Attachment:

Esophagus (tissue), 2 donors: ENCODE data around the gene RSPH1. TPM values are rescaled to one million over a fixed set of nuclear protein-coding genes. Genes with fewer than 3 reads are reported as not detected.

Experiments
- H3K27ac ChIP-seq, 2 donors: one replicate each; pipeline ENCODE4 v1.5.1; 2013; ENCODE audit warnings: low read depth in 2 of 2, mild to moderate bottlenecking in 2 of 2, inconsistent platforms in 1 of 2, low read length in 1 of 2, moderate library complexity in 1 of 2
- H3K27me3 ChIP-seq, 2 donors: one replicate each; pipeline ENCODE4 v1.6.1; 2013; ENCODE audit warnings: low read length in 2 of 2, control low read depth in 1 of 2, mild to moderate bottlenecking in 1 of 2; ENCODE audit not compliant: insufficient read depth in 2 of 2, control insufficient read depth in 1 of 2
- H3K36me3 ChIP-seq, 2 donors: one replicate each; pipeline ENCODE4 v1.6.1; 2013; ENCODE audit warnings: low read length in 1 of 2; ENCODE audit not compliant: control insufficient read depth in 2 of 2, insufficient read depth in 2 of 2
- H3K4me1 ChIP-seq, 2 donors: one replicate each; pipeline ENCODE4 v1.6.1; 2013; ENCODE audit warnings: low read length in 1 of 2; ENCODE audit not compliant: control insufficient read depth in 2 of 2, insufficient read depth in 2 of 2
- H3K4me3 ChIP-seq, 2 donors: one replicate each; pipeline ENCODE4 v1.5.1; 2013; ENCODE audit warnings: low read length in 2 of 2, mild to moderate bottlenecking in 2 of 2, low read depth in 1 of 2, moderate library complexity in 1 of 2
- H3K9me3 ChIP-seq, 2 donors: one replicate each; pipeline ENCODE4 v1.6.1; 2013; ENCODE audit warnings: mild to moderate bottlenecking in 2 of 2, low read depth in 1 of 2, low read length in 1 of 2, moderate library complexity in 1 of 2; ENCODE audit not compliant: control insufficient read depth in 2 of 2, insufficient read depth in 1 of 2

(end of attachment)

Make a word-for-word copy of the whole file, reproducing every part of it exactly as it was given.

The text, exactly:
Esophagus (tissue), 2 donors: ENCODE data around the gene RSPH1. TPM values are rescaled to one million over a fixed set of nuclear protein-coding genes. Genes with fewer than 3 reads are reported as not detected.

Experiments
- H3K27ac ChIP-seq, 2 donors: one replicate each; pipeline ENCODE4 v1.5.1; 2013; ENCODE audit warnings: low read depth in 2 of 2, mild to moderate bottlenecking in 2 of 2, inconsistent platforms in 1 of 2, low read length in 1 of 2, moderate library complexity in 1 of 2
- H3K27me3 ChIP-seq, 2 donors: one replicate each; pipeline ENCODE4 v1.6.1; 2013; ENCODE audit warnings: low read length in 2 of 2, control low read depth in 1 of 2, mild to moderate bottlenecking in 1 of 2; ENCODE audit not compliant: insufficient read depth in 2 of 2, control insufficient read depth in 1 of 2
- H3K36me3 ChIP-seq, 2 donors: one replicate each; pipeline ENCODE4 v1.6.1; 2013; ENCODE audit warnings: low read length in 1 of 2; ENCODE audit not compliant: control insufficient read depth in 2 of 2, insufficient read depth in 2 of 2
- H3K4me1 ChIP-seq, 2 donors: one replicate each; pipeline ENCODE4 v1.6.1; 2013; ENCODE audit warnings: low read length in 1 of 2; ENCODE audit not compliant: control insufficient read depth in 2 of 2, insufficient read depth in 2 of 2
- H3K4me3 ChIP-seq, 2 donors: one replicate each; pipeline ENCODE4 v1.5.1; 2013; ENCODE audit warnings: low read length in 2 of 2, mild to moderate bottlenecking in 2 of 2, low read depth in 1 of 2, moderate library complexity in 1 of 2
- H3K9me3 ChIP-seq, 2 donors: one replicate each; pipeline ENCODE4 v1.6.1; 2013; ENCODE audit warnings: mild to moderate bottlenecking in 2 of 2, low read depth in 1 of 2, low read length in 1 of 2, moderate library complexity in 1 of 2; ENCODE audit not compliant: control insufficient read depth in 2 of 2, insufficient read depth in 1 of 2